After a Long Illness
Dreamed summer 1990? by Nicholas Christopher
A man lighter than air enters
He pours himself a glass of water
Opening a window, he reels in
He reclines on the bed with a book
dropped through the mail slot,
and lets out a kite on a long string.
I can think of no other poem of mine that so closely follows one of my recollected dreams. I wrote the poem several days after having the dream, the summer night I arrived at the westemmost Hawaiian island of Kaua'i after a fifteen-hour journey, on three different airplanes, from New York City. I usually sleep five to seven hours, but this particular night, exhausted and exhilarated, and after a midnight swim in the ocean, I slept deeply, without interruption, for ten hours. This poem, I should add, emerged very cleanly in early drafts and went through fewer revisions than the majority of my poems, as if much of the work on it had already been done in my head.
Nicholas Christopher is a poet and novelist living in New York. I stumbled on After a Long Illness in Roderick Townley's fascinating Night Errands (1998, University of Pittsburgh Press), a collection of essays by poets on the role dreams play in their poetry.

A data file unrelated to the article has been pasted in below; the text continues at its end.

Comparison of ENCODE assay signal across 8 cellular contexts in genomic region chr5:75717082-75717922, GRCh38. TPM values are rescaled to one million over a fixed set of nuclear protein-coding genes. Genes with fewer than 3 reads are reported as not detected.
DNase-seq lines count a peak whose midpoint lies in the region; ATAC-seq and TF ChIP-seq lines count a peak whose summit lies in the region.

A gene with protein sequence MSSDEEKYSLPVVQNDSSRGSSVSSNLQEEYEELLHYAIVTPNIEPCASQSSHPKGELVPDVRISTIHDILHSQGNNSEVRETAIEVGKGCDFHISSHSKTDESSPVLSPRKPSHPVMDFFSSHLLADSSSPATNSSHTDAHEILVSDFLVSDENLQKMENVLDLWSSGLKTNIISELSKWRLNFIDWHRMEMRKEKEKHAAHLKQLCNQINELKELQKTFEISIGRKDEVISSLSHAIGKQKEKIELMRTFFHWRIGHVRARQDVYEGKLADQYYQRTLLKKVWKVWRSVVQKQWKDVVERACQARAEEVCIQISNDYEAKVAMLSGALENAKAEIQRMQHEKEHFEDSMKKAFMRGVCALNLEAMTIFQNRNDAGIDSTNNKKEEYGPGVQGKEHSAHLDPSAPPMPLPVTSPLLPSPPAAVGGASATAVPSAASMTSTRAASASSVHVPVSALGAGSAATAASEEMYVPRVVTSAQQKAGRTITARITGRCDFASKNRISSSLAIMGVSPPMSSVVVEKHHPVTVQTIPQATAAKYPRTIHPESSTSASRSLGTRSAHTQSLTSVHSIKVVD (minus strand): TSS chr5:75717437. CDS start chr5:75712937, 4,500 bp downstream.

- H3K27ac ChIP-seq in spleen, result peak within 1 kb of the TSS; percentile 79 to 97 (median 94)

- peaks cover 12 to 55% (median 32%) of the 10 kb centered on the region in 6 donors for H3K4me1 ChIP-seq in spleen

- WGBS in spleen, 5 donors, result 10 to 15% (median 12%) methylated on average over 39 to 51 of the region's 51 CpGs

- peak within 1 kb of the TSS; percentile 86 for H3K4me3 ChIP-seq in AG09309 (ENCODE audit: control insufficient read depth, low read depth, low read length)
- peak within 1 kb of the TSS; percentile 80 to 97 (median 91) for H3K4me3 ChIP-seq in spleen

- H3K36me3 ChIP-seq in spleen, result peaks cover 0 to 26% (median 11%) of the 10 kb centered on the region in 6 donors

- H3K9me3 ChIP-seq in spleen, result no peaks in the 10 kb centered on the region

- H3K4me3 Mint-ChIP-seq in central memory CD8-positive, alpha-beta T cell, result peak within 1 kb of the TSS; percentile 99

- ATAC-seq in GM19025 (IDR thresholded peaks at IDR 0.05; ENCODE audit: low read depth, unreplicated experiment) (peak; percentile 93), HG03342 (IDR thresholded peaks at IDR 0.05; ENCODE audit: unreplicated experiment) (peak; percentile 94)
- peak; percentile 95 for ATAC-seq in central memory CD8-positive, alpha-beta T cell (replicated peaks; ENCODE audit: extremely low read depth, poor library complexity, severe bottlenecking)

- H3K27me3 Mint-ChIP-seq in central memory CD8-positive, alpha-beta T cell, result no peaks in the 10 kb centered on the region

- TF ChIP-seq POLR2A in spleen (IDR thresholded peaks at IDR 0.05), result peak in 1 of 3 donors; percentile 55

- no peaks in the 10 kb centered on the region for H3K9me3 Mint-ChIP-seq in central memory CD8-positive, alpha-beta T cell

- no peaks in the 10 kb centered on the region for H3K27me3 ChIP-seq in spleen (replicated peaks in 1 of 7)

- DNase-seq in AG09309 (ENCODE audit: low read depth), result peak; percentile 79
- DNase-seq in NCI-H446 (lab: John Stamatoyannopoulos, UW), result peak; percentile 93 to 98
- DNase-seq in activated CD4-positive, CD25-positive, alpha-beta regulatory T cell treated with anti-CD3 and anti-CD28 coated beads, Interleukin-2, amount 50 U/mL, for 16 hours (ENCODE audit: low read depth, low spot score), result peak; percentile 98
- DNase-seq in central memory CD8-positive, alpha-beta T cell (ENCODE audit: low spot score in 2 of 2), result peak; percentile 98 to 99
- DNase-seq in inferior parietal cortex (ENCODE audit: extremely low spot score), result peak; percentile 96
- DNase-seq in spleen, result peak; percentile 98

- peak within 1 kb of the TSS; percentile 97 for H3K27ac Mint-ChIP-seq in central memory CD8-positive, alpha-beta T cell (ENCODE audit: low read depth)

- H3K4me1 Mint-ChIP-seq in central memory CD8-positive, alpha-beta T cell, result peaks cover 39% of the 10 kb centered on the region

I like how the poem enhances the dream's motif of transparency (the glass house, the see-through raincoat, the apparently see-through servants) by being that transparent itself. Clear as glass, silent and simple... and still quite mysterious.
Or is it? The mood's so dreamy-compelling! But step back and see the obvious. Glass house (control towers?), levitation, radio, birds, vapor trails--and the clincher, those inedible sandwiches! Those alone prove the dream's about airlines, right? We treat jet travel as an ordeal, as
the flame-sword angel at the gate
of holiday Eden! And yet
his dream refinds the alchemy of flight:
around the world in fifteen hours,
to swim at last in a tropical sea,
clean sheets, and the slow milk of sleep.
the dream reburnishes these
reminds us that no other age
achieved this glass-milk-radio bliss
that we battered travelers, blasé, diss.
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